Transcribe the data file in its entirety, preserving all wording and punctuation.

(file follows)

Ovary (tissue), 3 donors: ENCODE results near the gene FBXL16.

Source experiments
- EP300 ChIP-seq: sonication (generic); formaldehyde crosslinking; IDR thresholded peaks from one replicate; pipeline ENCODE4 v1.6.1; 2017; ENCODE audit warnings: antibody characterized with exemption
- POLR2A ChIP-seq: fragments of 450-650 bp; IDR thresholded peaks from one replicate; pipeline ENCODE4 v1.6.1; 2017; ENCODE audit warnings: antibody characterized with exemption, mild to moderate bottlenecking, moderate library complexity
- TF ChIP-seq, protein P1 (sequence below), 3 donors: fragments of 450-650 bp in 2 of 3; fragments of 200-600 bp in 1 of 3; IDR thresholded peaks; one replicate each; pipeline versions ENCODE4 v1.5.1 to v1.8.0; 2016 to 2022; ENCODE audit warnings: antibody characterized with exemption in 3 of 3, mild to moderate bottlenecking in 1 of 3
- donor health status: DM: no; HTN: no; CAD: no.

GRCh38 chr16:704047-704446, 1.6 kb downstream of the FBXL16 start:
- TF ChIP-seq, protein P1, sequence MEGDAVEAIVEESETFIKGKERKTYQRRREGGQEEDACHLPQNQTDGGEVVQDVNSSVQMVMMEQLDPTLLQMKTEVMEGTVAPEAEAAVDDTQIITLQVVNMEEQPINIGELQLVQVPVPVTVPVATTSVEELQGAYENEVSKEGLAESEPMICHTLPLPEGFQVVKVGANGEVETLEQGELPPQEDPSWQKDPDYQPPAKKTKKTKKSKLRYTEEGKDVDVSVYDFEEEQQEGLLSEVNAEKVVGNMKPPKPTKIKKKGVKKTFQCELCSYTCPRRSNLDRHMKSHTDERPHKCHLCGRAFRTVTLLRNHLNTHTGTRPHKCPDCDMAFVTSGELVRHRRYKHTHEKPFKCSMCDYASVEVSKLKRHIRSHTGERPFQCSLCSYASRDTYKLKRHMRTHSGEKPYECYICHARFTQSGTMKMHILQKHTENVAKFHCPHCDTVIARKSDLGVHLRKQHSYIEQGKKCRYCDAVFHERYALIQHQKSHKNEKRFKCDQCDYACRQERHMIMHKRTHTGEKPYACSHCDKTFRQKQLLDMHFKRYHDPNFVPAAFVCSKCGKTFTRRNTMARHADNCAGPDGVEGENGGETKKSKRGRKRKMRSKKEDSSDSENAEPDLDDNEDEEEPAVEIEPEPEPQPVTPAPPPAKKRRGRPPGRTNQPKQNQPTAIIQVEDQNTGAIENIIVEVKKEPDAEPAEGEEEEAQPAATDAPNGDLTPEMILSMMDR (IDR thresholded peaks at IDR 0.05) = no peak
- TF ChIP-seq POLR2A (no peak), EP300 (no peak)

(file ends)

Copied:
Ovary (tissue), 3 donors: ENCODE results near the gene FBXL16.

Source experiments
- EP300 ChIP-seq: sonication (generic); formaldehyde crosslinking; IDR thresholded peaks from one replicate; pipeline ENCODE4 v1.6.1; 2017; ENCODE audit warnings: antibody characterized with exemption
- POLR2A ChIP-seq: fragments of 450-650 bp; IDR thresholded peaks from one replicate; pipeline ENCODE4 v1.6.1; 2017; ENCODE audit warnings: antibody characterized with exemption, mild to moderate bottlenecking, moderate library complexity
- TF ChIP-seq, protein P1 (sequence below), 3 donors: fragments of 450-650 bp in 2 of 3; fragments of 200-600 bp in 1 of 3; IDR thresholded peaks; one replicate each; pipeline versions ENCODE4 v1.5.1 to v1.8.0; 2016 to 2022; ENCODE audit warnings: antibody characterized with exemption in 3 of 3, mild to moderate bottlenecking in 1 of 3
- donor health status: DM: no; HTN: no; CAD: no.

GRCh38 chr16:704047-704446, 1.6 kb downstream of the FBXL16 start:
- TF ChIP-seq, protein P1, sequence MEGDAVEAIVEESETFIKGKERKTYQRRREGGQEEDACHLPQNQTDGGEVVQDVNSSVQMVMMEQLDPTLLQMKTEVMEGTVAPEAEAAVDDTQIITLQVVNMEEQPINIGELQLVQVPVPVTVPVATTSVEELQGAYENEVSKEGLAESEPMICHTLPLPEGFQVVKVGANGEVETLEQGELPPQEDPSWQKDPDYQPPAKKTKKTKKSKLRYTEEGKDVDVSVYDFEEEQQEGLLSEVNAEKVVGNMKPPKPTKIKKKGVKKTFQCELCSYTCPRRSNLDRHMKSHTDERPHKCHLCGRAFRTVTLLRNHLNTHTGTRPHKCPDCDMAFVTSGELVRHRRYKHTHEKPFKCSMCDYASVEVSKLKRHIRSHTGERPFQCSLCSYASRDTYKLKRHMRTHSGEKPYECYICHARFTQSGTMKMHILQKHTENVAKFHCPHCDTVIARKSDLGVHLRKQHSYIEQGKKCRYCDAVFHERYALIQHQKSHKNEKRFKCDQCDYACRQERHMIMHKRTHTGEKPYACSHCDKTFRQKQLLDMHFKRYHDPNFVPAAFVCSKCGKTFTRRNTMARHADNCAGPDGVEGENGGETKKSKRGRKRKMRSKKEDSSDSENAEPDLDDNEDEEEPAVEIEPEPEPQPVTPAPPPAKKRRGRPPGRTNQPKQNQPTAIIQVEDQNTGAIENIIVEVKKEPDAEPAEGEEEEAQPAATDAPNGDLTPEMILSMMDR (IDR thresholded peaks at IDR 0.05) = no peak
- TF ChIP-seq POLR2A (no peak), EP300 (no peak)